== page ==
Giving Compass' Take:
- The Pascale Sykes Foundation leveraged active listening to better understand and act on the needs of rural communities in Southern New Jersey.
- How can place-based philanthropy utilize active listening for long-term impact?
- Read more about funder listening to build back power.
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Active listening is one of the most effective communication tools we have. To actively listen requires not only to hear but to respond in ways that assure others are heard. That form of active listening is exactly the approach Frances and Donald Sykes took back in 1992 when they decided to invest family resources to create the Pascale Sykes Foundation. Their intention was to effect change by being bold, “out of the box” thinkers, investing in the lives of communities, those in need, and those with dreams and goals of success.
The Southern region of New Jersey is known for being rural. The area boasts beautiful, sprawling green farmland. The eight-county region sandwiched between the city of Philadelphia to the west and the Atlantic Ocean to the east is home to a diverse racial and socio-economic population. Over the past few decades, the region has seen its fair share of growth accompanied at times by pure devastation.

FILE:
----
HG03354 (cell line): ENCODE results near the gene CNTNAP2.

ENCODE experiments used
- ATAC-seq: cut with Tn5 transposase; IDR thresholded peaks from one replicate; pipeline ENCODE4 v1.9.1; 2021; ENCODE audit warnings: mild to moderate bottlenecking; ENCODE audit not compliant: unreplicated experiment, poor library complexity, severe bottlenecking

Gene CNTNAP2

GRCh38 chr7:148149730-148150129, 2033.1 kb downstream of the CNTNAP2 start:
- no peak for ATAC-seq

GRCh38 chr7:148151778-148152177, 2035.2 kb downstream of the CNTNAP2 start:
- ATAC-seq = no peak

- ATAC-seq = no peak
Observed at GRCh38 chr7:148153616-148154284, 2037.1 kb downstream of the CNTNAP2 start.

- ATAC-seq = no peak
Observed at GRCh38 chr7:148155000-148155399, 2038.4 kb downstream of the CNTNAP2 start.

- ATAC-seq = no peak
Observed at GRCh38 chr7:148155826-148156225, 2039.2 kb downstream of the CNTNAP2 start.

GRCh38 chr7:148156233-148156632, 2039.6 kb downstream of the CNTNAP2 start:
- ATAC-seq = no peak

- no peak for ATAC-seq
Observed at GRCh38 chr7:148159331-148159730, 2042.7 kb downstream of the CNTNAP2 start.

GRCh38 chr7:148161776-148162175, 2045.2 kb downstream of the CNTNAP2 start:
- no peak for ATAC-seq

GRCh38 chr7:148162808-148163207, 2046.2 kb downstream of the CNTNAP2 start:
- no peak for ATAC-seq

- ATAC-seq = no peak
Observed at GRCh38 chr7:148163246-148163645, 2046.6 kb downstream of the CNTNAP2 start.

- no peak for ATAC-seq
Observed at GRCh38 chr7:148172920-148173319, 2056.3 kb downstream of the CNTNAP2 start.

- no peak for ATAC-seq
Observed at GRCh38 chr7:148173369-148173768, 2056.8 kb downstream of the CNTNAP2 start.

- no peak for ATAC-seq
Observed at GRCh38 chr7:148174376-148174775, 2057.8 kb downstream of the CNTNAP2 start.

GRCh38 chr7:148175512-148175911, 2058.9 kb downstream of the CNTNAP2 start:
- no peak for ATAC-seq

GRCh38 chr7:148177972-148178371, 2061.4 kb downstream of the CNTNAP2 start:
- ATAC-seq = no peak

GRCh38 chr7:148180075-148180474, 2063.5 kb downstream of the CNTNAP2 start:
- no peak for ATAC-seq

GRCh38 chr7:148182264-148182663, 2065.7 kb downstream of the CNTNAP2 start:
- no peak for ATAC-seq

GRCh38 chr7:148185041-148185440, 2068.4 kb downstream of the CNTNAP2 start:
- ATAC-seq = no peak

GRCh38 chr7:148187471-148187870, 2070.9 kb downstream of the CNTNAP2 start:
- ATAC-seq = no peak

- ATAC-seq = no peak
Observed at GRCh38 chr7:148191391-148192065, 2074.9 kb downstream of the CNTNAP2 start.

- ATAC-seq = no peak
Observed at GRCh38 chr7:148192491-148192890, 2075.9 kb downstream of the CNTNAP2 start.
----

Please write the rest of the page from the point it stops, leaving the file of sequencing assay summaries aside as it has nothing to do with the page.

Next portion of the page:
Families and businesses alike have fled the area in search of more lucrative opportunities in more urban environments. Even prior to the Covid-19 pandemic, the region had been experiencing rising unemployment rates, negative educational outcomes for children, and closing businesses.
The problems of Southern New Jersey spoke to the Sykes family, and through a community-led approach, they decided not only to listen, but to act. In 2010 they brought together local residents, political figures, clergy, educators, nonprofit leaders, and business owners to discuss the most pressing needs of the four-county area of Atlantic, Cumberland, Gloucester, and Salem. Through active listening, the Sykes were able to learn what the local communities needed to thrive. This knowledge then became the basis of the Foundation’s philanthropic giving in the region, which ultimately funded twenty-one collaborative efforts comprised of 123 individual agencies.
Read the full article about active listening within family foundations by Richelle Todd-Yamoah at Philanthropy Daily.